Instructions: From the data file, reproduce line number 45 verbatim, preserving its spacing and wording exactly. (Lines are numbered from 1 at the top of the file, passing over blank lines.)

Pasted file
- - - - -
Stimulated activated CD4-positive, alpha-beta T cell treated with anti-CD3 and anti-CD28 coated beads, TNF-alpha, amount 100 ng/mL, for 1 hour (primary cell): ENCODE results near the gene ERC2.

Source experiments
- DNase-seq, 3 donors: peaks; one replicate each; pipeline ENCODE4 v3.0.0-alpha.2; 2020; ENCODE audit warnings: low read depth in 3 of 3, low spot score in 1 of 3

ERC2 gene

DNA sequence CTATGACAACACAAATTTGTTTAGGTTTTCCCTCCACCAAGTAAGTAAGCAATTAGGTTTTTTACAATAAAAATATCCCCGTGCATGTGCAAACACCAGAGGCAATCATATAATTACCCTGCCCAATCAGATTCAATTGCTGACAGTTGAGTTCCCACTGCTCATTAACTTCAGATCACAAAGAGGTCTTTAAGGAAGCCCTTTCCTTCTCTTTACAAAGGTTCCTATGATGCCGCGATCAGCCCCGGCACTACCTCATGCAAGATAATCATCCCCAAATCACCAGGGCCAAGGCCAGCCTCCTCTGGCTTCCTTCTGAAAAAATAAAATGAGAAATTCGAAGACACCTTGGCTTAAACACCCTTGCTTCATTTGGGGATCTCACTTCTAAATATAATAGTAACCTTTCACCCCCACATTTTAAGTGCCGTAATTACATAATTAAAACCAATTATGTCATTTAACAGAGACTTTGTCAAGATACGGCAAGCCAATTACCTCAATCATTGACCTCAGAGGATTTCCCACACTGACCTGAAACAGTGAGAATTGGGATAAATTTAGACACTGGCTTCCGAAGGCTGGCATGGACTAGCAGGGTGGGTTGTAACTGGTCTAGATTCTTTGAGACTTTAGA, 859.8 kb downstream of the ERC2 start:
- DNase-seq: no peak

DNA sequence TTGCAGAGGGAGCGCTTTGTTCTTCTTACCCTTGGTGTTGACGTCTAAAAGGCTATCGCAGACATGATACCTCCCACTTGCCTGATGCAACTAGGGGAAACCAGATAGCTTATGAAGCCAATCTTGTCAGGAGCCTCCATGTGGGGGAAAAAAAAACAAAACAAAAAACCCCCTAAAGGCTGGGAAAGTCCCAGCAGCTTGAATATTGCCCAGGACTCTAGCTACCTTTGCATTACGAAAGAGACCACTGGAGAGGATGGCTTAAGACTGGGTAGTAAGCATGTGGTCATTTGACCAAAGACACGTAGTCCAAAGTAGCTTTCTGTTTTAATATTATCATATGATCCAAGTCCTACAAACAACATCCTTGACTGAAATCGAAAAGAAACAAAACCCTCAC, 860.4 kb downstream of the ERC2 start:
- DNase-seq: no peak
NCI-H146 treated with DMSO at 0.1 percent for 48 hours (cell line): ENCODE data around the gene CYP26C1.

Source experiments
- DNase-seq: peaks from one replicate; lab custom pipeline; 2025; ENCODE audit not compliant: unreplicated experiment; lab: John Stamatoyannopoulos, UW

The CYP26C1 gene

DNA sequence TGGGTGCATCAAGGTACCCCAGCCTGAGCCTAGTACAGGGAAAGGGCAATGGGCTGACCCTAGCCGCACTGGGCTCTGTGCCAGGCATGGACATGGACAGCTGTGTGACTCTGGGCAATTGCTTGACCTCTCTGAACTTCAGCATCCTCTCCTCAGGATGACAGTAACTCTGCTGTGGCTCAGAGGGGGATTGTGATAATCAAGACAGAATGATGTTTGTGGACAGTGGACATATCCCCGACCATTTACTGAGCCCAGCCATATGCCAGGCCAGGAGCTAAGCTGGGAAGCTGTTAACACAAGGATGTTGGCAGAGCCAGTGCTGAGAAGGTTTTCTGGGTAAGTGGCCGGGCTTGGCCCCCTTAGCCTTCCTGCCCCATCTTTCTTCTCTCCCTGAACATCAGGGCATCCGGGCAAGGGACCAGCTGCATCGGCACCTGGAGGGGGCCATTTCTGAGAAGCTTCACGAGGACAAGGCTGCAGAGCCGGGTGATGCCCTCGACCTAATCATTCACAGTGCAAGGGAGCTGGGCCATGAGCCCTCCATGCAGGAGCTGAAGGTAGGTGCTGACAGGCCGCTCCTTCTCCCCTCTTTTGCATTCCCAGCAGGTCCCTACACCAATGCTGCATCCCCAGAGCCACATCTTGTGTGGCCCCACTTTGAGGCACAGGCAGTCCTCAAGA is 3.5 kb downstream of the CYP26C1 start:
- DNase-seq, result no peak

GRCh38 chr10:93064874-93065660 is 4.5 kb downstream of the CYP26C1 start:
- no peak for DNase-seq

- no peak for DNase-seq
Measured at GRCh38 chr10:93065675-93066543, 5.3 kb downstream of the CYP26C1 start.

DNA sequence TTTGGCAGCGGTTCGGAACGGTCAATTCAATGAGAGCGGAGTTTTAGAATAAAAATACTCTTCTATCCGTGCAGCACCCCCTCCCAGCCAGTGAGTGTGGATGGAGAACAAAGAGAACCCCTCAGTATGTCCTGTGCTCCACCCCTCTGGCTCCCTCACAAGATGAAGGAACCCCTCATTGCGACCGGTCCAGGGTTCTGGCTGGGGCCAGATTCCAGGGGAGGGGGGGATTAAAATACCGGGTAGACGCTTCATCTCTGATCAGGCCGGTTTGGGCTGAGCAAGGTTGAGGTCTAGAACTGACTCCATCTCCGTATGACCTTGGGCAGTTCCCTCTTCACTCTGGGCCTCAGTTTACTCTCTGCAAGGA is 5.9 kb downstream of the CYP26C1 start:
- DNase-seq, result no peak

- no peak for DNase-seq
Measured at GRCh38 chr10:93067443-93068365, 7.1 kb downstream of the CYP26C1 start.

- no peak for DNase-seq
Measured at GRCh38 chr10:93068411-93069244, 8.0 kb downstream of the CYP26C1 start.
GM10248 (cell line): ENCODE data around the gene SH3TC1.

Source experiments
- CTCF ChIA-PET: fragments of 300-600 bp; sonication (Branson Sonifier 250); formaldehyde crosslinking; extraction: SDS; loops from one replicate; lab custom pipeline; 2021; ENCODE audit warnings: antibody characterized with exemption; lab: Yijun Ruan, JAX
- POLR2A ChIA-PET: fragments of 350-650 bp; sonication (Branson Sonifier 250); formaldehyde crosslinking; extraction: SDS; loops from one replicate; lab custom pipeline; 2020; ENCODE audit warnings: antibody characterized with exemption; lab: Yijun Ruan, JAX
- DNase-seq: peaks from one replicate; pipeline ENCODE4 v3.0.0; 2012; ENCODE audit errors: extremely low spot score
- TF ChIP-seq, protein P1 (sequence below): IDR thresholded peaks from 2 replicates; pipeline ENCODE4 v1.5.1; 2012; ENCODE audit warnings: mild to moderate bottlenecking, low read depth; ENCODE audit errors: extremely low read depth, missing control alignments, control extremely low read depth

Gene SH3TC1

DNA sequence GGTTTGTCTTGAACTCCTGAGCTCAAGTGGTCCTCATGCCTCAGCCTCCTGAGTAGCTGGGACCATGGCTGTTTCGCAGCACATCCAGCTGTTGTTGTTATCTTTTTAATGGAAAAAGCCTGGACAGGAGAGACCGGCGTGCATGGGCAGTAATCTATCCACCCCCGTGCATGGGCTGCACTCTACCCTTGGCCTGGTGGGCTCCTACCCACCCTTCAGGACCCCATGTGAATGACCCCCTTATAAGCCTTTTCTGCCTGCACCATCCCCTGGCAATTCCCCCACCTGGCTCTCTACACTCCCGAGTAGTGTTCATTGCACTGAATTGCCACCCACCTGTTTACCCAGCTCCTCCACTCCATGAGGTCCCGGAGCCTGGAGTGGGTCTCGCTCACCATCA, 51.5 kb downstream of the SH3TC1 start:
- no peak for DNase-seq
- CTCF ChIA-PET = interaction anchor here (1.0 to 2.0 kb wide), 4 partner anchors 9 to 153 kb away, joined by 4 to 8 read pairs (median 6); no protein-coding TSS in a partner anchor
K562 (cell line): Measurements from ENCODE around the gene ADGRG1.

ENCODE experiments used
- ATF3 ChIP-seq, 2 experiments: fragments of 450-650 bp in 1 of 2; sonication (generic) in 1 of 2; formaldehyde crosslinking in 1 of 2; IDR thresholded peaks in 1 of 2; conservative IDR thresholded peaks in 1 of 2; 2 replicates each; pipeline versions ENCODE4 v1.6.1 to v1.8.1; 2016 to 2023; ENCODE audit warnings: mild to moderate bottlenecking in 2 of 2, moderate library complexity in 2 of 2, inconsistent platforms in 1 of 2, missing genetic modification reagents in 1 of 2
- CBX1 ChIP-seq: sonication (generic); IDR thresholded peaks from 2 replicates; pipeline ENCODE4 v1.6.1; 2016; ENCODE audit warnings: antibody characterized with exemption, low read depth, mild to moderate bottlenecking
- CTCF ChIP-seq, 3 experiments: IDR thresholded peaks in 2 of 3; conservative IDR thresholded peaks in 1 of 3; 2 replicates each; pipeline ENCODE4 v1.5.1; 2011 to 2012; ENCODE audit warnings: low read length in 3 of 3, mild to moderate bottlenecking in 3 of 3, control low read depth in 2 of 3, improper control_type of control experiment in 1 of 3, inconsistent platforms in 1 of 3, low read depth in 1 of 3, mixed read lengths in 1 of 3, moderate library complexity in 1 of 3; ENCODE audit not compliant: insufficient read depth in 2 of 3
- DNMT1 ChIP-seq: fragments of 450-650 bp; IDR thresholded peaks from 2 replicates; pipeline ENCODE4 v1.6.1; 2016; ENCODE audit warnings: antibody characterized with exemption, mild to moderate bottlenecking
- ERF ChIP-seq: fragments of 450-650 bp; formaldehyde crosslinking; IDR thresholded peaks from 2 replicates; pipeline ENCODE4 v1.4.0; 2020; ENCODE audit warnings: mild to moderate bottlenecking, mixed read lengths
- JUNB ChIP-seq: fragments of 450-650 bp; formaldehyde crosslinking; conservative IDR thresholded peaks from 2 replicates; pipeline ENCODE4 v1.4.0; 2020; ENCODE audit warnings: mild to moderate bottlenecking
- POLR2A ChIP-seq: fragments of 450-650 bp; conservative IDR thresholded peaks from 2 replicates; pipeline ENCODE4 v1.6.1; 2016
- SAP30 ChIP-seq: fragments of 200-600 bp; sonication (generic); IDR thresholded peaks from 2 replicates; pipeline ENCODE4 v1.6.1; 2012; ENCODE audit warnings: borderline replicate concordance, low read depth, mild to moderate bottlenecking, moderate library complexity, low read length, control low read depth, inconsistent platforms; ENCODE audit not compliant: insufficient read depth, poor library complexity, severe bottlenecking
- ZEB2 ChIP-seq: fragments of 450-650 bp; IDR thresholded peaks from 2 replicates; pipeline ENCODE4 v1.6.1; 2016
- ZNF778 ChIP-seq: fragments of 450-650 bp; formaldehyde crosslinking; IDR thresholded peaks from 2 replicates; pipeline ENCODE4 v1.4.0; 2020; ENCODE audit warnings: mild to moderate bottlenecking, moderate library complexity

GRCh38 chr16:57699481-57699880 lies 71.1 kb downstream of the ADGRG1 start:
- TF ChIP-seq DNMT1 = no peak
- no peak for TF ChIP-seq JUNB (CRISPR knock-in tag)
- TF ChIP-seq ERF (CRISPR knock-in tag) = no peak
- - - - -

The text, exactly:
- ZEB2 ChIP-seq: fragments of 450-650 bp; IDR thresholded peaks from 2 replicates; pipeline ENCODE4 v1.6.1; 2016